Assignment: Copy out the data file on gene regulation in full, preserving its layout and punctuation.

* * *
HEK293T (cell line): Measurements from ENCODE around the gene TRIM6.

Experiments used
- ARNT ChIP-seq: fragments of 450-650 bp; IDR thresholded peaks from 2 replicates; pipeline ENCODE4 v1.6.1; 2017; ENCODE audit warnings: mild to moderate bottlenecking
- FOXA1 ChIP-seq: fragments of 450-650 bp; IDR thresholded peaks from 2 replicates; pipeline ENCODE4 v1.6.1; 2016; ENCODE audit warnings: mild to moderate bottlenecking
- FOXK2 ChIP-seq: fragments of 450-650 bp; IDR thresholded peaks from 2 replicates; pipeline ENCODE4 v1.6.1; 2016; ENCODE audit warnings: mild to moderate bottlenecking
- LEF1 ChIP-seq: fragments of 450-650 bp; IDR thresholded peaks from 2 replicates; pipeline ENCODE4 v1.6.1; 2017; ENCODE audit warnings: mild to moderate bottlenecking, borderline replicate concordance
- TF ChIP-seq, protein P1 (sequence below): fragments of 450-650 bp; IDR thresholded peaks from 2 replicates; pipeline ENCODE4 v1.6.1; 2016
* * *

HEK293T (cell line): Measurements from ENCODE around the gene TRIM6.

Experiments used
- ARNT ChIP-seq: fragments of 450-650 bp; IDR thresholded peaks from 2 replicates; pipeline ENCODE4 v1.6.1; 2017; ENCODE audit warnings: mild to moderate bottlenecking
- FOXA1 ChIP-seq: fragments of 450-650 bp; IDR thresholded peaks from 2 replicates; pipeline ENCODE4 v1.6.1; 2016; ENCODE audit warnings: mild to moderate bottlenecking
- FOXK2 ChIP-seq: fragments of 450-650 bp; IDR thresholded peaks from 2 replicates; pipeline ENCODE4 v1.6.1; 2016; ENCODE audit warnings: mild to moderate bottlenecking
- LEF1 ChIP-seq: fragments of 450-650 bp; IDR thresholded peaks from 2 replicates; pipeline ENCODE4 v1.6.1; 2017; ENCODE audit warnings: mild to moderate bottlenecking, borderline replicate concordance
- TF ChIP-seq, protein P1 (sequence below): fragments of 450-650 bp; IDR thresholded peaks from 2 replicates; pipeline ENCODE4 v1.6.1; 2016